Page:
This law signaled a drastic change in the government’s working relationship with the native peoples – Congress now deemed the Native Americans, not as countries outside of its jurisdiction, but as wards of the government. By making Native Americans wards of the “” government, Congress concluded that it would be easier to make the policy of assimilation a broadly accepted part of the cultural mainstream of America.

 

More On American Indian History


Many U.S. government representatives viewed assimilation as the most practical answer to what they deemed “the Indian problem,” and the sole lasting method of insuring U.S. interests in the West and the survival of the American Indians. In order to accomplish this, the government pressed Native Americans to relocate out of their traditional dwellings, move into wooden homes and turn into farmers.

The federal government handed down laws that required Native Americans to reject their usual appearance and lifestyle. Some laws outlawed customary religious practices while others instructed Indian males to cut their long locks. Agents on more than two-thirds of American Indian reservations set up courts to enforce federal regulations that often restricted traditional cultural and religious practices.

To speed up the assimilation course, the government set up Indian facilities that tried to quickly and forcefully Americanize Indian kids. According to the founder of the Carlisle Indian School in Pennsylvania, the schools were designed to “kill the Indian and save the man.” In order to achieve this goal, the schools forced students to speak only English, put on proper American attire and to switch their Indian names with more “American” ones. These new policies brought Native Americans nearer to the end of their traditional tribal identity and the start of their life as citizens under the full control of the U.S. administration.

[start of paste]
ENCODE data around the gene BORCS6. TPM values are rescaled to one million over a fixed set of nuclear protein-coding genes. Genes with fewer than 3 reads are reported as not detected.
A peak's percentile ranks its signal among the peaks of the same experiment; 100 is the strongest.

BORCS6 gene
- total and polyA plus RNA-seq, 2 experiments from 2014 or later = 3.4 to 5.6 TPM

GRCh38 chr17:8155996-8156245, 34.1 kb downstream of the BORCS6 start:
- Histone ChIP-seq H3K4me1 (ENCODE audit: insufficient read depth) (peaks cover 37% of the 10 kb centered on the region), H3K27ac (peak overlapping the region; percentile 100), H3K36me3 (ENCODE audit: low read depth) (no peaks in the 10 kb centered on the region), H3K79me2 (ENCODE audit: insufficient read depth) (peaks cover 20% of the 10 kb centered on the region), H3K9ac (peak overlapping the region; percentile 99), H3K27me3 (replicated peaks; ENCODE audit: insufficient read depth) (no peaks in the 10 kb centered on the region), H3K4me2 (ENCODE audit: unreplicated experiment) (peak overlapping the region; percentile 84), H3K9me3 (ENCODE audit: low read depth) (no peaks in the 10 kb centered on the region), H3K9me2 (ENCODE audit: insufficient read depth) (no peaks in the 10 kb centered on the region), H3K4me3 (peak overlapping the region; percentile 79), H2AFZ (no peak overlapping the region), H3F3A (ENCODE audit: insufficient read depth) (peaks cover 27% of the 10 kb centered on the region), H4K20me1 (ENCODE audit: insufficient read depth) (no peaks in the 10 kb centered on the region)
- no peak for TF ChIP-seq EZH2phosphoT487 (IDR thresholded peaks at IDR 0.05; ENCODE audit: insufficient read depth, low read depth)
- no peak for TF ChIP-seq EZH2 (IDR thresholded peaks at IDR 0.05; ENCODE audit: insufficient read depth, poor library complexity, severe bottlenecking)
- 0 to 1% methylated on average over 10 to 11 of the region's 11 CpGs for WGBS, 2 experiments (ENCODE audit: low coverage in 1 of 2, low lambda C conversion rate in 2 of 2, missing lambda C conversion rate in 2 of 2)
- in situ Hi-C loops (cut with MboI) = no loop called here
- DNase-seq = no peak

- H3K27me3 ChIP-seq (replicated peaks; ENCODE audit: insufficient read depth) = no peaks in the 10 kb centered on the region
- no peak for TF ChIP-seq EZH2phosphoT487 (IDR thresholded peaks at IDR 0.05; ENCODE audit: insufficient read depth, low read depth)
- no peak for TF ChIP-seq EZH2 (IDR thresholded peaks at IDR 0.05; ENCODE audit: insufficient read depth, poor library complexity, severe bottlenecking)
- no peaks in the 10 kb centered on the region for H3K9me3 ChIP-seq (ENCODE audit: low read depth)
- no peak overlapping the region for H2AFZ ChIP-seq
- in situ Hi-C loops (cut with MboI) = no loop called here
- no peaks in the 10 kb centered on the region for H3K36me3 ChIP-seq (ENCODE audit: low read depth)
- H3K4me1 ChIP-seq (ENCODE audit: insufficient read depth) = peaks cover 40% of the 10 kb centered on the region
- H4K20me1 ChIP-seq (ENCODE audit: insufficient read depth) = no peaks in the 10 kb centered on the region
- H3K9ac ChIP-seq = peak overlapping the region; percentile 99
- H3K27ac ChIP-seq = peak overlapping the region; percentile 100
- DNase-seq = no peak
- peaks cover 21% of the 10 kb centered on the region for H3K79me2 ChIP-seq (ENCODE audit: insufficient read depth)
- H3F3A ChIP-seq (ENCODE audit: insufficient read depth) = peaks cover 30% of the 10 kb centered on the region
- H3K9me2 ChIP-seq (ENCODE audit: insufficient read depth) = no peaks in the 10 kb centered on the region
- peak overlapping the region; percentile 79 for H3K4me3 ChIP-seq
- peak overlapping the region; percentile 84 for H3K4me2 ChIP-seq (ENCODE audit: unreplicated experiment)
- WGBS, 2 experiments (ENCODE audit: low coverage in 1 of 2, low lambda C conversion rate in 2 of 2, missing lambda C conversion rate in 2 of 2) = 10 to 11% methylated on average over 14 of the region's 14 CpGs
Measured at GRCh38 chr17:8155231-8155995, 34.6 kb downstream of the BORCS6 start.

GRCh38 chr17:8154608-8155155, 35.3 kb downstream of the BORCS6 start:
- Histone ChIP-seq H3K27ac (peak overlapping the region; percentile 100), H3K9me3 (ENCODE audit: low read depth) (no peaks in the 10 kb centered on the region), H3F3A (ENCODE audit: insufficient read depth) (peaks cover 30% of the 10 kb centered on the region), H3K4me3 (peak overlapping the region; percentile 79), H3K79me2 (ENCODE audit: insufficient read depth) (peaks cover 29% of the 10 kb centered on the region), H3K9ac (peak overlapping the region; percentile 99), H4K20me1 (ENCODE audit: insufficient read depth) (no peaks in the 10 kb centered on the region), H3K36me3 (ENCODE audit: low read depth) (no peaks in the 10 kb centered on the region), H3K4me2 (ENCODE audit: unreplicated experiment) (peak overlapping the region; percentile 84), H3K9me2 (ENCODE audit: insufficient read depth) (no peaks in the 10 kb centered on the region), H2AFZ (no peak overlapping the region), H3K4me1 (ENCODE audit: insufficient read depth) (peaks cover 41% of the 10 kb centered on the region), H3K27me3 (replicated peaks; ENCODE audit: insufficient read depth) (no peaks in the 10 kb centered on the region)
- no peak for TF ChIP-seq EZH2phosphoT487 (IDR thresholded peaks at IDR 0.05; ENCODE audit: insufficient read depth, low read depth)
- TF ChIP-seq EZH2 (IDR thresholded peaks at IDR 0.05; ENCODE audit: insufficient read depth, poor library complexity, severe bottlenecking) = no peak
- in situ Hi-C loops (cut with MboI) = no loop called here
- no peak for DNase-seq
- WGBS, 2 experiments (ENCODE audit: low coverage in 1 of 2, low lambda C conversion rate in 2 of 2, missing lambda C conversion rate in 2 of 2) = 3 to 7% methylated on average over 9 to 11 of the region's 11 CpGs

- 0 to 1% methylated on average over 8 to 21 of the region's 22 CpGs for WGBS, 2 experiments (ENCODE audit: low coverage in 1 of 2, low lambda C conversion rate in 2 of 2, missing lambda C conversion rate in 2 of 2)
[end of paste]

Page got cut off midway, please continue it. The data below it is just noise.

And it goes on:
Native American Treaties with the United States


In 1887, Congress passed the General Allotment Act, the most significant component of the U.S. government’s assimilation platform, which was intended to “civilize” American Indians by educating them to be farmers. In order to achieve this, Congress wanted to create non-public title of Indian land by dividing reservations, which were collectively owned, and offering each family their own stretch of land.

In addition to this, by pushing the Native Americans onto small plots, western developers and settlers could purchase the left over territory. The General Allotment Act, also known as the Dawes Act, required that the Indian lands be surveyed and each family be provided with an allotment of between 80 and 160 acres, while unmarried adults were given between 40 to 80 acres; the remaining territory was to be sold. Congress was hoping that the Dawes Act would breakup Indian tribes and encourage individual enterprise, while lowering the expense of Indian supervision and producing prime land to be sold to white settlers.

 

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The Dawes Act turned out to be catastrophic for the American Indians; over the next generations they lived under regulations that outlawed their traditional lifestyle but failed to provide the crucial resources to support their businesses and households. Splitting the reservations into smaller parcels of land led to the significant reduction of Indian-owned land. Inside three decades, the people had lost over two-thirds of the region that they had controlled before the Dawes Act was enacted in 1887; the majority of the remaining land was sold to white settlers.

Frequently, Native Americans were cheated out of their allotments or were required to sell off their land in order to pay bills and take care of their own families. Consequently, the Indians were not “Americanized” and were routinely not able to become self-supporting farmers or ranchers, like the makers of the policy had intended. Aside from that it created animosity among Indians toward the U.S. government, as the allotment method often ruined land that was the spiritual and cultural centre of their activities.

 

Native American Culture


Between 1850 and 1900, life for Native Americans changed significantly. Due to U.S. administration policies, American Indians were forced from their homes because their native lands were parceled out. The Plains, which they had previously roamed alone, were now filling with white settlers.

 

The Upshot of the Indian Wars


Over all these years the Indians have been defrauded out of their property, food and lifestyle, as the “” government’s Indian policies forced them into reservations and attempted to “Americanize” them. Many American Indian bands did not endure relocation, cultural destruction and military loss; by 1890 the Native American population was decreased to under 250,000 people. Thanks to decades of discriminatory and ruthless policies implemented by the United States authorities between 1850 and 1900, life for the American Indians was changed forever.